Changes in Rules Mean Big Wins for the Alliance

Conservative intransigence — on issues as wide-ranging as appointing a permanent nominee for the Federal Housing and Finance Authority (FHFA) to implementing key components of the Dodd Frank Financial Reform law — prompted Sen. Harry Reid and Senate Democrats to change the Senate rules around cloture.

Previously requiring a threshold of 60 to proceed with nominations, Reid and Co. lowered the threshold to a simple majority. This will allow several campaigns that the Alliance and our affiliates have been working on to finally reach completion.

First, and most critically, is the confirmation of Rep. Mel Watt (D-N.C.) to be the permanent head of FHFA. This position has been held for six years by a “temporary” replacement, Ed DeMarco, who was appointed by President Bush. While at the helm, DeMarco has been a vocal and vehement opponent to key policy proposals that would both help homeowners and jump-start the economy. Most notably is his opposition to widespread principal reduction. Based on this report the Alliance released with the New Bottom Line, principal reduction is the single best thing we can do to move the housing market in the right direction.

In fact, due to DeMarco’s opposition, organizations like Washington CAN! have begun exploring local principal reduction strategies through the innovative use of eminent domain to seize mortgages. In response, FHFA, under DeMarco, dug in its heels further and threatened to sue cities that write down mortgages to fair market value through eminent domain.

The second of two key federal banking issues to a take a huge step forward Tuesday was the release of the Volcker Rule. Beginning in 2010, the Main Street Alliance provided testimony and mobilized members in key districts to weigh in on this key piece of legislation. The Volcker Rule is named after former Chairman of the Federal Reserve Paul Volcker. The rule is designed to end the risky and conflict-laden practice by banks called proprietary trading, in which a bank trades in risky Wall Street derivatives not for the gain of their customers, but for the direct enrichment of the company. These bets are particularly troublesome for banks that have FDIC-insured deposits.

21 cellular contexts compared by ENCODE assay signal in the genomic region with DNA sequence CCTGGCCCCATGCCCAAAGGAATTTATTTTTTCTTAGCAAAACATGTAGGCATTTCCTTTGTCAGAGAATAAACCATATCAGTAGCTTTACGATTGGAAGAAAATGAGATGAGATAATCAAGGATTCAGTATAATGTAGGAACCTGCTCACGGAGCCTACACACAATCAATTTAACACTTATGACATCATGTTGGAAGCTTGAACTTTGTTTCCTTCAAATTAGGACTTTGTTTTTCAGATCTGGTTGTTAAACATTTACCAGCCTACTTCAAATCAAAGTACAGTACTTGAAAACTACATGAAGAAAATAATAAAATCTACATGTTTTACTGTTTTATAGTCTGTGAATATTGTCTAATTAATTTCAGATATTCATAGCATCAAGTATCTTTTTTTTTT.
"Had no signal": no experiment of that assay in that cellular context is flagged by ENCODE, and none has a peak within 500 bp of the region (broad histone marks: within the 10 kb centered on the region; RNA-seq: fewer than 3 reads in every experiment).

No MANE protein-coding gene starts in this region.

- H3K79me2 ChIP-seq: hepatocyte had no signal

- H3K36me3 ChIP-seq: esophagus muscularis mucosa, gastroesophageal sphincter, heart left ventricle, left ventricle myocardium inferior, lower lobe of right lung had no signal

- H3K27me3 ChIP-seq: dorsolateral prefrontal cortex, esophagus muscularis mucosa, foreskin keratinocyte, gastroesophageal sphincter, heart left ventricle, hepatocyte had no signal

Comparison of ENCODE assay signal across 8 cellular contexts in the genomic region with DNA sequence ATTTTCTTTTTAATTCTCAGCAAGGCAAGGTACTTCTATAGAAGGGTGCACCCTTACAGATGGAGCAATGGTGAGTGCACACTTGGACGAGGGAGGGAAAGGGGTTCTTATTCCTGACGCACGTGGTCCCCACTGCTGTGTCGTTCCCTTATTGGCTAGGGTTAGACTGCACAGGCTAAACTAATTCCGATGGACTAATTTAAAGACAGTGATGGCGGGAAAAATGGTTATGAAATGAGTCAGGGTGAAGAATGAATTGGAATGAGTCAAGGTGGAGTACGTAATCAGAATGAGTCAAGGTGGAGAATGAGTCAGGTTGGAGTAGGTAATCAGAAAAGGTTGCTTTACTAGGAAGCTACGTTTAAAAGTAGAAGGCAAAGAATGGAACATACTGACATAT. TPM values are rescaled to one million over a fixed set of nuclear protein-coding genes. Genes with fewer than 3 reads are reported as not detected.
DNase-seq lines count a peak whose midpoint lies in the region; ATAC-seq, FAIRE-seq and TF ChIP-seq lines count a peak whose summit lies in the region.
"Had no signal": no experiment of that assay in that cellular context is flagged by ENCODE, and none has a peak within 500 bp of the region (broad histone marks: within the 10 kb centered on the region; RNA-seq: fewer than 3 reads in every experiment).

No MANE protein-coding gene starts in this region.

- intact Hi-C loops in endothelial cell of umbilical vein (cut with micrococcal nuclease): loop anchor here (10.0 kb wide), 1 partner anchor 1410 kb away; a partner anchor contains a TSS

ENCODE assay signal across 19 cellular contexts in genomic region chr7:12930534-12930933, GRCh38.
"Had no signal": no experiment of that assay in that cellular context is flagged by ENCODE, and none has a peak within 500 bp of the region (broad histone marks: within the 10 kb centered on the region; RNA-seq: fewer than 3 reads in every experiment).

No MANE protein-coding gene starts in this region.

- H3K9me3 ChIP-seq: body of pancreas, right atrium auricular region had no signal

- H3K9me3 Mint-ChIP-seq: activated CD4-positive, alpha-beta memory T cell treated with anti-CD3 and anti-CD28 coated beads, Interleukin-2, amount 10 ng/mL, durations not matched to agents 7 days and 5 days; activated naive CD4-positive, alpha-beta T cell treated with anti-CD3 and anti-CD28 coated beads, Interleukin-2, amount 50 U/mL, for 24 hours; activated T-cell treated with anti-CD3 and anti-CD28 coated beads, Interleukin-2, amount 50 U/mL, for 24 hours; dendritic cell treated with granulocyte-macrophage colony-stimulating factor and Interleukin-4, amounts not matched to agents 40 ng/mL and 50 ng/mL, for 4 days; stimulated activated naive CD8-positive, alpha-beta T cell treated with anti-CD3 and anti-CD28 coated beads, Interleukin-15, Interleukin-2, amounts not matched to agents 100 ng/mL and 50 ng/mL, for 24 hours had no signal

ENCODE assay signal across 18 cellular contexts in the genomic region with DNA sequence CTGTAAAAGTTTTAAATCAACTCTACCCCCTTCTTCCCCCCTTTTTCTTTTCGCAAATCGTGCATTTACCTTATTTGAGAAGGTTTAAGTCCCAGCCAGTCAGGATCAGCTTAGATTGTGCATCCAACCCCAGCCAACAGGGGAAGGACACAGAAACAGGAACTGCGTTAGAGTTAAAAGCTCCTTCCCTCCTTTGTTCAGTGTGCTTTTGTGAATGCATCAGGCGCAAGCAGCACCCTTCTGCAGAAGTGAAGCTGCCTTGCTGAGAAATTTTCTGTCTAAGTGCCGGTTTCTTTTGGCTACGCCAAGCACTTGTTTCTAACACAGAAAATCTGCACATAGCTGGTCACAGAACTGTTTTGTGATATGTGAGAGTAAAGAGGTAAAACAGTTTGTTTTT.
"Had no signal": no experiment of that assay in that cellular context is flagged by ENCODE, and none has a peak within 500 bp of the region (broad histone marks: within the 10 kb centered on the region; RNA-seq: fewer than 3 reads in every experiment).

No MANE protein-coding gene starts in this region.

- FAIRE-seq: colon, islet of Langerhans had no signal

The law, unveiled yesterday after years of delay by the banks, is set to go into effect in 2015. Treasury Secretary Jack Lew told reporters yesterday that this bill is designed to ensure there isn’t a repeat of the “London Whale” fiasco, in which JP Morgan Chase lost more than $6 Billion in risky proprietary deals. This legislation is often viewed as a “Glass-Steagall light,” that is that it begins to untangle the depository banks from investment banking.

This interconnectedness is believed to be one of the key causes of the financial crash in 2008. This rule, however, is just a step toward recreating the firewall between these two types of banks. Last summer, the “21st Century Glass-Steagall” bill was introduced by Sens. Elizabeth Warren, John McCain, Angus King and Maria Cantwell. As part of the kickoff, the Main Street Alliance hosted a briefing of 75 small business owners in D.C. with economist and MIT Professor Simon Johnson, Vice Chairman of the FDIC Thomas Hoenig, and Sen. Sherrod Brown.

The Volcker Rule is a step forward toward ending “too big to fail,” but it isn’t a panacea. Even more importantly will be monitoring to ensure the regulators enforce this rule to the intent. There is legitimate critique of this law as being loophole-laden, but only time will tell how stringent it will be. Regardless, we need to continue to agitate and organize to advance the 21st Century Glass-Steagall bill. We need to continue to pressure municipalities, NGOs, churches and pensions to move their money to local institutions. We need to borrow money from locally owned institutions.

In short, we need to continue to advance and lift up alternatives to the status quo that begin to erode the monopoly the “too big to fail” banks hold, while simultaneously working on policies that shift the balance of power away from these Goliaths.